For many problems in mathematics and theoretical computer science, it is of interest to estimate concentration of sums of heterogenous boolean random variables. This note shows some new results obtained through *majorization theory* with *computer-aided proof* in SymPy.

### Results

The Poisson Binomial distribution \(Y\sim \mathrm{PB}(p) \) is defined for \(p=(p_1,\ldots, p_n)\) as

$$

Y = \sum_{i=1}^n X_i,\quad X_i \sim \mathrm{Bern}(p_i).

$$

We are interested in the concentration properties of \(Y\) and its dependency on \( p=(p_1,\ldots,p_n)\). To (partly) answer this question, show that for any convex and non-decreasing function \(f\), the \(f\)-expectation of the PB distribution is Schur-concave with respect to the parameters:

$$

\mathbf{E} f(\mathrm{PB}(p) ) \leq \mathbf{E} f(\mathrm{PB}(p’) ),\quad p’ \prec p,

$$

where \(X_i\) are independent and \(p \prec p’\) denotes vector majorization. In particular, this means that

$$

\mathbf{E} f(\mathrm{PB}(p) ) \leq \mathbf{E}f(\mathrm{Binom}(\bar{p}),\quad \bar{p} = \frac{1}{n}\sum_{i=1}^{n} p_i,

$$

which means that the Binomial case is the “most dispersed” one. As for related work, see the recent survey , in particular the Schur-concavity of the tails. The result above is more general, as by focusing on functional expectations it yields various concentration bounds and is applicable to setups with limited dependence, such as \(k\)-wise independence. Indeed, by using \(f(x) = \max\{x,0\}^d\) and assuming that every \(d\) of \(X_i\) are independent, we can improve the previous concentration bounds . Numerically optimal results may be computed with recent formulas for binomial moments .

### Proof Sketch

To prove the claim, we will check the Schur-Ostrowski criterion, namely that

$$

\Delta_{i,j}\triangleq \left(p_i – p_j\right) \left(\frac{\partial \mathbf{E} f(\mathrm{PB}(p) ) }{ \partial p_i} – \frac{\partial \mathbf{E} f(\mathrm{PB}(p) ) }{ \partial p_j}\right) \leq 0.

$$

Due to the independence of the summands

$$\mathbf{E}f(Y) = \sum_{y}\mathbf{P}\{Y-X_i-X_j= y\} \mathbf{E}_{X_i,X_j}[f(X_i + X_j + y),$$

it suffices to test for any pair of variables, while treating the sum of the remaining variables \(Y-X_i-X_j\) as fixed. Since the convexity and monotonicity of \(f\) are invariant to translations, we can just work with \(\mathbf{E} f(X_i+ X_j)\). Without loss of generality, we can test this for \(i=1, j=2\), as the variables are identically distributed. Now, let’s implement this in Python!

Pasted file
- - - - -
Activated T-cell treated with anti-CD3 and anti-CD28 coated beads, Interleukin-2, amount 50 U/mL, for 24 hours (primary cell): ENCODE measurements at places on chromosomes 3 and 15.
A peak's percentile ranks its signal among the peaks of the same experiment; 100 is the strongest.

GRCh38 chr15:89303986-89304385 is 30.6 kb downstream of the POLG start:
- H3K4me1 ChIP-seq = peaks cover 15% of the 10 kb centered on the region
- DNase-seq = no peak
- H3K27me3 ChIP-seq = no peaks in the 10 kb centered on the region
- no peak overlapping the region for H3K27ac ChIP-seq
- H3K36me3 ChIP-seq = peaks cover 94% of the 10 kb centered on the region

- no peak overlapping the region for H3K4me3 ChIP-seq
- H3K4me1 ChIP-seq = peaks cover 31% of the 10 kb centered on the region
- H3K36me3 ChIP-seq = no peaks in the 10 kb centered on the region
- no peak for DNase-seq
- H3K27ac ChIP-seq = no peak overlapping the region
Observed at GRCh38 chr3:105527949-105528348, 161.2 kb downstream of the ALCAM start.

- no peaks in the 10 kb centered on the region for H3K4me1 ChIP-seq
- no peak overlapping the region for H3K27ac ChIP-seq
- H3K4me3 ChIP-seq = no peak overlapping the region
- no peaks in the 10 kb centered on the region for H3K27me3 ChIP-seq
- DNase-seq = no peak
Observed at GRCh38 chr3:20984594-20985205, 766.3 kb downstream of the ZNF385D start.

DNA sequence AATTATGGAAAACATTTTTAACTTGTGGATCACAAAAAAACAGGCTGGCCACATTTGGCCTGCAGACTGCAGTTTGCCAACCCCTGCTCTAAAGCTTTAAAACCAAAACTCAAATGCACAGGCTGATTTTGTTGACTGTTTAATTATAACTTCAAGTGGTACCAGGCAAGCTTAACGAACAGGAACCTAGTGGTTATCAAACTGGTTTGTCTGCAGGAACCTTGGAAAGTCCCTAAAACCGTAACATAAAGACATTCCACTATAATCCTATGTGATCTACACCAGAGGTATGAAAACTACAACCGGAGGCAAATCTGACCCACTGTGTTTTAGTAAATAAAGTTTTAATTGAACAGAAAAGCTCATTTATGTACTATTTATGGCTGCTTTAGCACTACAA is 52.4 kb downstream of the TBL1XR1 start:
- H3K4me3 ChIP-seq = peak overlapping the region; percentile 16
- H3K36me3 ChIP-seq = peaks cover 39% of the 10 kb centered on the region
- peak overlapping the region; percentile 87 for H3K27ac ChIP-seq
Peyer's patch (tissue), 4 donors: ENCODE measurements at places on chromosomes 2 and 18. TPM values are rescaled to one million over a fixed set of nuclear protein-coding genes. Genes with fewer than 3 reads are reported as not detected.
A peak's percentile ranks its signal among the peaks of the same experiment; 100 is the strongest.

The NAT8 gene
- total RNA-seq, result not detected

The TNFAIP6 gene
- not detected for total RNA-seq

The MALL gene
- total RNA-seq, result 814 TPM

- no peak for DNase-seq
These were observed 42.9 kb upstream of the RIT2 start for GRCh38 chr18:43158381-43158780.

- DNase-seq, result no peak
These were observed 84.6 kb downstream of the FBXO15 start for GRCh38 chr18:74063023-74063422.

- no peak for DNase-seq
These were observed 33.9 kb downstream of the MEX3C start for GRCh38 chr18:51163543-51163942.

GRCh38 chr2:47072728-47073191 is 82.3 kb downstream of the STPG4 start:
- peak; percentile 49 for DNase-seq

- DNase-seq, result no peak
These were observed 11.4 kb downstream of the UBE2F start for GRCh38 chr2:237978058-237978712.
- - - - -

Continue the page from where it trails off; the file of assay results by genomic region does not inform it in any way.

```
import sympy as sm
from sympy.stats import E, Bernoulli, Rademacher
from IPython.display import display
# define objective
p1,p2 = sm.symbols('p1 p2',positive=True)
X1 = Bernoulli('b_1',p1)
X2 = Bernoulli('b_2',p2)
f = sm.Function('f')
S = f(X1+X2)
# evaluate Schur-Ostrowski
schur_diff = (p1-p2) * sm.diff(E(S),p1)-sm.diff(E(S), p2)
schur_diff = schur_diff.expand().collect([f(2),f(1),f(0)])
schur_diff
```

We obtained

$$

\Delta_{i,j}=\left(p_{1} p_{2} – p_{1} – p_{2}^{2}\right) f{\left(2 \right)} + \left(- 2 p_{1} p_{2} + 3 p_{1} + 2 p_{2}^{2} – p_{2} – 1\right) f{\left(1 \right)} + \left(p_{1} p_{2} – 2 p_{1} – p_{2}^{2} + p_{2} + 1\right) f{\left(0 \right)}.

$$

To simplify this expression and made use of the remaining assumptions, let us introduce \(\delta_{convex} = \frac{f(2)+f(0)}{2}-f(1)\) and \(\delta_{monotone} = f(1)-f(0)\), both non-negative. Further calculations in SymPy

```
delta_cvx, delta_mnt = sm.symbols('delta_convex delta_monotone')
schur_diff = schur_diff.subs({f(2):2*f(1)-f(0)+delta_cvx})
schur_diff = schur_diff.subs({f(1):f(0)+delta_mnt})
schur_diff.expand().collect([delta_cvx,delta_mnt]).collect(p1)
```

show that

$$

\Delta_{i,j} = \delta_{convex} \left(p_{1} \left(p_{2} – 1\right) – p_{2}^{2}\right) + \delta_{monotone} \left(p_{1} – p_{2} – 1\right),

$$

which is clearly non-positive as \(0 \leq p_1,p_2 \leq 1\).

### References

*Modern Stochastics: Theory and Applications*, pp. 1–15. Available at: https://doi.org/10.15559/24-VMSTA260.

*Statistical Science*, 38(1). Available at: https://doi.org/10.1214/22-STS852.

*LIPIcs, Volume 245, APPROX/RANDOM 2022*, 245, p. 15:1-15:14. Available at: https://doi.org/10.4230/LIPICS.APPROX/RANDOM.2022.15.